We’ve heard the arguments time and time again about promoting certain types of content to children can be inappropriate. But, what about the argument that some of these children are actually experiencing this content in their daily lives? It’s important for all children to feel represented and many children of color and members of the LGBTQ+ community can relate to the content of these books: the good, the bad, and the ugly. Books that touch on sensitive themes are a way for children and teens to feel heard and seen.
Many authors who have been affected by these book bans are convinced that the banning occurs due to the fact that their books highlight and call attention to racism and inequity in America. But what the U.S. doesn’t seem to understand is that children like to read about characters with whom they can identify.
If they’re trying to promote education and encourage reading in schools, they need to understand that the first order of business is making sure that all walks of life, all cultures, all races, and sexual orientations are being represented. Doing so is not an attack on America, it’s merely an acceptance of the melting pot of individuals that call America their home.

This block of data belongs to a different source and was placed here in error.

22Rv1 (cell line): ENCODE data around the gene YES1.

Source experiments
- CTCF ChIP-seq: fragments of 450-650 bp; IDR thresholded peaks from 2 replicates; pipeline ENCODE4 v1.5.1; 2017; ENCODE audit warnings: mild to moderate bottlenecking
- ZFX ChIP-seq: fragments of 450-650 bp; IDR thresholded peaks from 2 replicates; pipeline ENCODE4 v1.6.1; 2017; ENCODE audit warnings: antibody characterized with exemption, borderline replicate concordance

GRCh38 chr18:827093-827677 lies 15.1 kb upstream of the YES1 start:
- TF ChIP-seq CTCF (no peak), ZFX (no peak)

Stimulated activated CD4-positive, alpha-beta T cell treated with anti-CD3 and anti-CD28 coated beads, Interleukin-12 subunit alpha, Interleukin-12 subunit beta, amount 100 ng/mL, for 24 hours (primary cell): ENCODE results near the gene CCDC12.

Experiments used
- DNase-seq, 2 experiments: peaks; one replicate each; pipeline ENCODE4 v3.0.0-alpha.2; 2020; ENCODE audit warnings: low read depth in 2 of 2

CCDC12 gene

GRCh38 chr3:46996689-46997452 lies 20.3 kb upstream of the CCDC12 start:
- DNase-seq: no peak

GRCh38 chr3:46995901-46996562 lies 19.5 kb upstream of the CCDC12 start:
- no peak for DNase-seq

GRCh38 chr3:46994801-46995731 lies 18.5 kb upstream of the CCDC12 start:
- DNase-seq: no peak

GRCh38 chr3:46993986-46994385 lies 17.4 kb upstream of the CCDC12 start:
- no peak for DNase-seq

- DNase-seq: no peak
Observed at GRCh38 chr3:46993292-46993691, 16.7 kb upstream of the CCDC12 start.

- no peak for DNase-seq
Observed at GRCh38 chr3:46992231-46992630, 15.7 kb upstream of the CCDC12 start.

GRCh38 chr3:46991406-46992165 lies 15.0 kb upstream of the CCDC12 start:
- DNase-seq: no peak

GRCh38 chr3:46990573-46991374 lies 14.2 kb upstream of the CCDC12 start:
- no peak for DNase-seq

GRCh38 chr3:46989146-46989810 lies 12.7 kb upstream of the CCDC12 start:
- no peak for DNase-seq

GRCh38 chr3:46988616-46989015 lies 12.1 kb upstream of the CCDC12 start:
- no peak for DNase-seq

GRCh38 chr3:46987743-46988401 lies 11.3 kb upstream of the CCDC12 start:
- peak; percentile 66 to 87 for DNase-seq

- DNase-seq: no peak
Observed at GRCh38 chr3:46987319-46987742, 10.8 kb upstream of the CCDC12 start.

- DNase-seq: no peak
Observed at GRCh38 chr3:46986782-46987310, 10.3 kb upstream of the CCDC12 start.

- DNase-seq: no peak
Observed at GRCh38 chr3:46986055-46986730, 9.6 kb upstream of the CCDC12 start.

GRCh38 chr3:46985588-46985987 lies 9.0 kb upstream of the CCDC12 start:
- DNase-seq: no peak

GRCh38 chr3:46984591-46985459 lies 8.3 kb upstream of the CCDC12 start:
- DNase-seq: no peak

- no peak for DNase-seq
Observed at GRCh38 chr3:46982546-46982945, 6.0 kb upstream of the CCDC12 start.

The intention of book banning has taken a trip back in time. In many ways, the world has progressed and become a more accepting place. But, in so many others, we see minority groups still having their stories and works suppressed and censored. Are these books bans simply a political issue, are they a social issue, or are they a symbol of the ever-present oppression that America still displays?
How Can We Help Minority Groups Through Severe Book Bans?
Unfortunately, petitions and letters to school boards have yet to make an impact on the cutthroat book bans that American schools are seeing. But, there are some ways that we can help highlight the voices of minority groups and support their publications.
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While you may not be able to access a book through your school library, these books do exist. Buying a book independently, if you have the means to do so, is a significant first step. Promoting these books on social media and allowing others to make that decision to read them for themselves is also a great way of not only showcasing the publication, but giving people the ability to form their own opinions.
Simply raising awareness for these types of social justice issues is not an end, but it is a good start. In the same way that police brutality and inequity in the justice system have been a topic of debate in recent years, we need to make book bans a central conversation. Sparking the discussion will bring attention to the issue and challenge ongoing book bans. The only way to elicit change is to question the behaviors and actions we see around us.
The way that society is starting to recognize book bans as a way to silence minority voices shows a positive step forward in our attempt to tackle systemic injustices. It’s brought up additional ways in which discrimination has manifested in our institutions. Being aware of the issue is half the battle, and this knowledge can be used to advocate for positive change.